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It is not so much an issue that NPCs attempt to defend themselves. Whoever you are fighting, if faced with near-certain death anyone would at least try and put up a fight in order to survive. Though, in retrospect, if I were to witness Sauron the Deceiver steal a pack of hobnobs from the local corner shop, I’m most likely going to step aside. NPCs however, will confidently attack you regardless of how powerful you actually are.

The seeming lack of fear that exists in the standard NPC found in many RPGs to date is crippling to the character building that is the bread and butter of an RPG. The inability for denizens of the world to recognise you and react to your developing personality and your particular set of choices makes those very choices seem pointless or of little effect. Games such as Fable have tried to have NPCs react to the player differently depending upon their moral alignment. Evil players will cause NPCs to run away terrified, while morally righteous players will be greeted with cheers and adoration. It is, of course, a little forced and doesn’t really come across as authentic in any stretch of the imagination; but at least they react to you in some way at all.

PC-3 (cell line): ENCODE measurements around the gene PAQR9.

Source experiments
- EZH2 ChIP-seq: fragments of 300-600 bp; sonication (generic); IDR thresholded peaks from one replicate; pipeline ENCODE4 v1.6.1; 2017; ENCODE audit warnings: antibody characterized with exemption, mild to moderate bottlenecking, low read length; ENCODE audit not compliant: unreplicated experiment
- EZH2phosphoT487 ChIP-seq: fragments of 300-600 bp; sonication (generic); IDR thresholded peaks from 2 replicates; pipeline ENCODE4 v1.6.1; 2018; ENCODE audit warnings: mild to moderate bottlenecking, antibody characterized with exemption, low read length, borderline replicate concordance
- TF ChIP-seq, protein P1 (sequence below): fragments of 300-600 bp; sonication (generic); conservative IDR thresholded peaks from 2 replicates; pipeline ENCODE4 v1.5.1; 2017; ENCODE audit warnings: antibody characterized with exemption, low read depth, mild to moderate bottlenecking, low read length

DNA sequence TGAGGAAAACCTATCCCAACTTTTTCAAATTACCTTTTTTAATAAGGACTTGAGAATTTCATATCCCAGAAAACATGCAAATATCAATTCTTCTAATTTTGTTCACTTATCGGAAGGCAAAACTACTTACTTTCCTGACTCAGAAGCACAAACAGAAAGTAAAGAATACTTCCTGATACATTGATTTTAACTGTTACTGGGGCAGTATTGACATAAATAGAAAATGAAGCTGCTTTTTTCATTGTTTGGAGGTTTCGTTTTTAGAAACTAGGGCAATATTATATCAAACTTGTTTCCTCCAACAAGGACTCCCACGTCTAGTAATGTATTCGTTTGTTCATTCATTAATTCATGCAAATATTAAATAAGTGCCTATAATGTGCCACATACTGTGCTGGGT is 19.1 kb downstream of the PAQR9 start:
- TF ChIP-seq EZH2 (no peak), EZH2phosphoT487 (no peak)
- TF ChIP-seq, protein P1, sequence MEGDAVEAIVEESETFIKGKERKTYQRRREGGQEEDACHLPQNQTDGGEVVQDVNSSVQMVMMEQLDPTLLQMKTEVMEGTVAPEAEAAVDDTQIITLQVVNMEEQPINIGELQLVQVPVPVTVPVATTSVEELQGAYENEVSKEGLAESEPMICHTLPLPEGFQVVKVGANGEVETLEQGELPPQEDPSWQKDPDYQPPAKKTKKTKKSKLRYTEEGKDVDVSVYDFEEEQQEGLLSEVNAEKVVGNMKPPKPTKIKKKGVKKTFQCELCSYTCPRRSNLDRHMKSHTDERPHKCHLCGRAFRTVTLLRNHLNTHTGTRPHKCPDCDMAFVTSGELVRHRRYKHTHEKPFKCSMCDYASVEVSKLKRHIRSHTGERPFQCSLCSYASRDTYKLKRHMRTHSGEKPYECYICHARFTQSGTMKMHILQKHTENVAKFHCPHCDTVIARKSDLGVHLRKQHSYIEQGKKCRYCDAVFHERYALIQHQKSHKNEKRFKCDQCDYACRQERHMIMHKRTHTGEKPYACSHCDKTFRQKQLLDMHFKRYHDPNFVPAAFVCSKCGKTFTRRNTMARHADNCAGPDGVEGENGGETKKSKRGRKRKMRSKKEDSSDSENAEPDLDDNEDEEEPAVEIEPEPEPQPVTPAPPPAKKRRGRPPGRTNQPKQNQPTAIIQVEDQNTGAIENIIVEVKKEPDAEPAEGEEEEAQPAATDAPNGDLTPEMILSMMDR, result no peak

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It has become something of a joke that in games like Skyrim NPCs will often ignore your great feats of heroism. You can be taking your victory lap after defeating the first born of Akatosh, saving the very fabric of time and space, and still be treated like a common sweetroll thief. The disconnect between your deeds and the reactions of those around you is more than enough to pull you out of the moment. It doesn’t make for much of a heroic experience to be listening to idle chit-chat about the price of iron daggers plummeting when the world has just been saved from total destruction, by you.